Lawmakers find compromise, pass repeal of personal property tax
Legislation that will eliminate several hundred million dollars in taxes that businesses pay each year on equipment awaits Governor Rick Snyder’s signature. Michigan’s personal property tax applies to all kinds of things; car makers pay the tax on heavy machinery, restaurants pay it on new ovens and dishwashers.
The legislature voted early Friday morning to repeal the personal property tax and replace up to 80-percent of the lost revenue to local governments where the loss makes up more than 2.3-percent of the total tax revenue.
Local governments love the money they get from the tax, but it’s also complicated to administer.
Samantha Harkins is with the Michigan Municipal League, which initially opposed the repeal because so many cities would lose so much revenue. She says the league ended up taking a neutral position because now the repeal depends on voters replacing some of the revenue that local governments will lose.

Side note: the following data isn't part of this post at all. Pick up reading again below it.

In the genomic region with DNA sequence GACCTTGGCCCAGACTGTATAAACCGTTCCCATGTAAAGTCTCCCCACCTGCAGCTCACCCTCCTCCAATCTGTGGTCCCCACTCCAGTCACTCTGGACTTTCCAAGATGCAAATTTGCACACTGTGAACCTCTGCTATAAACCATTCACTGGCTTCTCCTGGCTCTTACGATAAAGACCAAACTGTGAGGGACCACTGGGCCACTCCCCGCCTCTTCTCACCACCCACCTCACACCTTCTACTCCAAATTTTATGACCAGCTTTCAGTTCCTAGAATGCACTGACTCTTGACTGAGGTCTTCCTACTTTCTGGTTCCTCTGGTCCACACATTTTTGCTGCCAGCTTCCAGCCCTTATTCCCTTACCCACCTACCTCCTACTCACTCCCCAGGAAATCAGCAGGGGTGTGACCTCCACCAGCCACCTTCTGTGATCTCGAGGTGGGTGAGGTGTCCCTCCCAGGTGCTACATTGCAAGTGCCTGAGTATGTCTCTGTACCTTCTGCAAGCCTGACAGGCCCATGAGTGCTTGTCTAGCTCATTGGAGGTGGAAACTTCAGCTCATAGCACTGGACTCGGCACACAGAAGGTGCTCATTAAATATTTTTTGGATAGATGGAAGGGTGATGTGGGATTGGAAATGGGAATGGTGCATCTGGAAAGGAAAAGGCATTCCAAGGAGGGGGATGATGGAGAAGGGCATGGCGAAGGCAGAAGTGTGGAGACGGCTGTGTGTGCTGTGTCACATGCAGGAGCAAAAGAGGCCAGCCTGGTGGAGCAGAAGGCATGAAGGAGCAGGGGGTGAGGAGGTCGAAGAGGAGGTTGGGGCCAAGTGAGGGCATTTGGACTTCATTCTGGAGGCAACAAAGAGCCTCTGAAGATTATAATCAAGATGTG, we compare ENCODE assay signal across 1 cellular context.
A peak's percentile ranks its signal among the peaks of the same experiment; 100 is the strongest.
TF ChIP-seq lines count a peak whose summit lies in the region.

“We felt like that gave us more of a guarantee and allowed us to have time to work through any of the remaining issues,” Harkins said.
Holland Mayor Kurt Dykstra is also pleased some of the revenue will be replaced. It represents about 13-percent of the city’s revenue.
“Sure we’ll take somewhat of a hit in local government. But it’s a hit that I think by and large will be manageable and it’s not a catastrophic sort of hit that could’ve been the case,” Dykstra said.
Dykstra and Harkins had more confidence in the bills once they were tied to a revenue source that did not depend on lawmakers acting in the future. Especially because the repeal will only happen if voters agree to divert revenue from another state tax, theuse tax. That election is set for August 2014.
Under the legislation, local governments could also charge businesses a special fee to pay for public safety services.
The bills’ supporters say repealing the personal property tax will be good for businesses.